PhD student, The University of Adelaide
How the south-eastern Australian climate changed coming into and out of the Last Glacial Maximum
The drivers of long-term variability in climate in the Southern Hemisphere mid-latitudes are not well understood. The instrumental record does not extend far enough to encompass the full range of possible climatic variability in the Southern Hemisphere, including changes of a magnitude similar to what we might see in the future. The Last Glacial Period (LGP; ~30,000-10,000 yr. BP) was punctuated by abrupt and extreme millennial-scale climate fluctuations, beyond what is preserved in the instrumental record. The LGP is therefore an ideal period in which to investigate the response of SH mid-latitude climates to external forcing factors.
During my Ph.D. research, I therefore aim to address the following key objective: to increase our understanding of Southern Hemisphere mid-latitude climate variability during the LGP, with a specific focus on temperature and hydrological change in south-eastern Australia. I am researching this using various geochemical methods, including using the chemistry of lake sediments to reconstruct past changes in the plants around the lake, and also using the chemistry of fossil snail shells to reconstruct the temperature and rainfall over their lifespan. For a three-minute introduction to using snail chemistry to infer past climate, see this video! https://www.dropbox.com/s/ipraddbloebwzqh/Georgy%20Falster.mp4?dl=0
Abstract: It has been difficult to access projections of global-scale climate change with high temporal resolution spaning the late Pleistocene and Holocene. This has limited our ability to discern how climate fluctuations have affected species’ range dynamics and extinction processes, turn-over in ecological communities and changes in genetic diversity. PaleoView is a new freeware tool, which provides a comprehensive but easy-to-use way to generate and view paleoclimate data at temporal and spatial resolutions suitable for detecting biotic responses to major climate shifts since the last glacial maximum. Regional to global scale simulations of temperature, precipitation, humidity and mean sea level pressure can be generated from PaleoView as gridded or time series data at time intervals as short as a decade for any period during the last 21 000 yr. They can be viewed using a built-in geographical user interface or saved as data files. Modelled climate reconstructions are based on daily simulation output from the Community Climate System Model ver. 3 (CCSM3). This global coupled atmosphere–ocean–sea ice–land general circulation model accurately reproduces major climatic features associated with the most recent deglaciation event, and predicts present-day patterns of climate conditions with verified hindcast skill. By providing a portal for readily accessing climate reconstructions at high temporal resolutions, PaleoView can help to better establish the consequences of past climate fluctuations on macro-ecological patterns of biological and genetic diversity.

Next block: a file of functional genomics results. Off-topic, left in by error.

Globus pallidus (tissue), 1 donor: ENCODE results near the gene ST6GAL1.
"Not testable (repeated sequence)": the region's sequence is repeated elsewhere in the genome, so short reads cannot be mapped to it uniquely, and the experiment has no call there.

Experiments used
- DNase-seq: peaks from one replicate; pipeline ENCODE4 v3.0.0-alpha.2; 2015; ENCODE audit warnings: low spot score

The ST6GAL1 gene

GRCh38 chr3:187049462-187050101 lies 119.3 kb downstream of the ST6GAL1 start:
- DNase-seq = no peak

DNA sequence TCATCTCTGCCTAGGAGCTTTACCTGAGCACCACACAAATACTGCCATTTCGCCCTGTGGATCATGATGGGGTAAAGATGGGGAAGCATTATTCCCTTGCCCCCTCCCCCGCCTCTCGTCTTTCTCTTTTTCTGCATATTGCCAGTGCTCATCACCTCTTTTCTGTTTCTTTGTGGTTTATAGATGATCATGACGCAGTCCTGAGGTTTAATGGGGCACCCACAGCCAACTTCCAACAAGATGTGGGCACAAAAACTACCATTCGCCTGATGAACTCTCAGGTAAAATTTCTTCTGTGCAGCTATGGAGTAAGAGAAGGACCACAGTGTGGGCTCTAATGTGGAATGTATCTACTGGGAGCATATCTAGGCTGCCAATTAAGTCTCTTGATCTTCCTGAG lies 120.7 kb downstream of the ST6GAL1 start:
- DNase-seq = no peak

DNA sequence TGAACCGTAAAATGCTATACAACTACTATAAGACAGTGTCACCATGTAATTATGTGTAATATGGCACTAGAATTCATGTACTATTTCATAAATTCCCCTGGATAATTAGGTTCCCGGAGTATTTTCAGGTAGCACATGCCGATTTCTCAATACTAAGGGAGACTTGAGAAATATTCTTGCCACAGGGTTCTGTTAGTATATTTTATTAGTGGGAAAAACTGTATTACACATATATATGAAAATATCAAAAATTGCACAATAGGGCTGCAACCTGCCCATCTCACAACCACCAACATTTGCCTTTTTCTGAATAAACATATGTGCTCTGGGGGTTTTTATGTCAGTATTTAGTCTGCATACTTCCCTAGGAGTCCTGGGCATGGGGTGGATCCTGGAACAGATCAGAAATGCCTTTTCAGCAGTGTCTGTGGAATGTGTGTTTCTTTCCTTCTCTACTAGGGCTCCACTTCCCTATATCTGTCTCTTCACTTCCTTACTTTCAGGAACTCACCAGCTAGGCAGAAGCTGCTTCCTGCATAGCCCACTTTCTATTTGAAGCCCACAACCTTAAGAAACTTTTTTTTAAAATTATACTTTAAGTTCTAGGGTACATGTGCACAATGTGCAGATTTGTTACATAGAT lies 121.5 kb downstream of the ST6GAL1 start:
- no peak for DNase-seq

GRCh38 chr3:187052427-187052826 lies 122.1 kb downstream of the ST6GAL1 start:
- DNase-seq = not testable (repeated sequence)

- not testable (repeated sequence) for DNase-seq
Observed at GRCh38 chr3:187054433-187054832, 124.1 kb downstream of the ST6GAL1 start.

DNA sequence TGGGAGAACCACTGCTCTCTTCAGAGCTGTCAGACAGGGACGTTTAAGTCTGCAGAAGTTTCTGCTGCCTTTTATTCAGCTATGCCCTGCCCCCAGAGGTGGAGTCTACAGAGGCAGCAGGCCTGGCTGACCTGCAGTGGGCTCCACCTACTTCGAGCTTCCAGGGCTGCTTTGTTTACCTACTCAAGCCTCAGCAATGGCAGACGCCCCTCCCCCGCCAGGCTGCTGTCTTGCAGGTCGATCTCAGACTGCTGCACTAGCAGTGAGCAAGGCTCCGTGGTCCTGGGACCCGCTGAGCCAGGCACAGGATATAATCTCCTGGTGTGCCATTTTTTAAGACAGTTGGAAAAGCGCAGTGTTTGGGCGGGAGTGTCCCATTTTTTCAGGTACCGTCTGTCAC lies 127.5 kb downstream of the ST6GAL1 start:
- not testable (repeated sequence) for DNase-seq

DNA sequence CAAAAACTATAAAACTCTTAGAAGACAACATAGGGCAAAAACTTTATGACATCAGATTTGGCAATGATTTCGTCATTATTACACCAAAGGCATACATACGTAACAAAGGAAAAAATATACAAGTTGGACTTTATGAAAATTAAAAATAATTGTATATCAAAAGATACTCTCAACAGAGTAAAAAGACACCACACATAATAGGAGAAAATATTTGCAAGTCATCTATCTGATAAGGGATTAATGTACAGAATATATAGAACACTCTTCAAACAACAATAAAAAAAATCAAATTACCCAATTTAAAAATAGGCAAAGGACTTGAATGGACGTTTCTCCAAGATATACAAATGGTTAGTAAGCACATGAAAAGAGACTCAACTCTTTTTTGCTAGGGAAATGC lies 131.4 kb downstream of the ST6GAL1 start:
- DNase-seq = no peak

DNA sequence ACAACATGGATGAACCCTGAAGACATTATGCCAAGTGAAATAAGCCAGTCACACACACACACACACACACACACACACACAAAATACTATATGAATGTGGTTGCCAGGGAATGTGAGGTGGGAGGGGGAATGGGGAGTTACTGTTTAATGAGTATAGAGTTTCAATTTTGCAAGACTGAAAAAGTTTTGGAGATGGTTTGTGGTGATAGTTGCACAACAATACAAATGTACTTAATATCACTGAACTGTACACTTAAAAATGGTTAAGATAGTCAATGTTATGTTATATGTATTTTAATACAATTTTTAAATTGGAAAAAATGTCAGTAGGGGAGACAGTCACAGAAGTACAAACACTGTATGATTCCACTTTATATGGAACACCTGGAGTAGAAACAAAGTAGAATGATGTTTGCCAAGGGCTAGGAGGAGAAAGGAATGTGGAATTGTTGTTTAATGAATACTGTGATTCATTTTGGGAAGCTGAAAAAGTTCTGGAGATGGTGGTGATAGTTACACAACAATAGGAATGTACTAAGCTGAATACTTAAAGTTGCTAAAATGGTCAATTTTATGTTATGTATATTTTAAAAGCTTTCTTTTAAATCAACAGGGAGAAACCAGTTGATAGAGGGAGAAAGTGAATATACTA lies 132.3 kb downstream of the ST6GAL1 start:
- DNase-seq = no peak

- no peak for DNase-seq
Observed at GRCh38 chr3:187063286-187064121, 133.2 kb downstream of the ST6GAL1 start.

Pub.: 12 May '17, Pinned: 27 Jul '17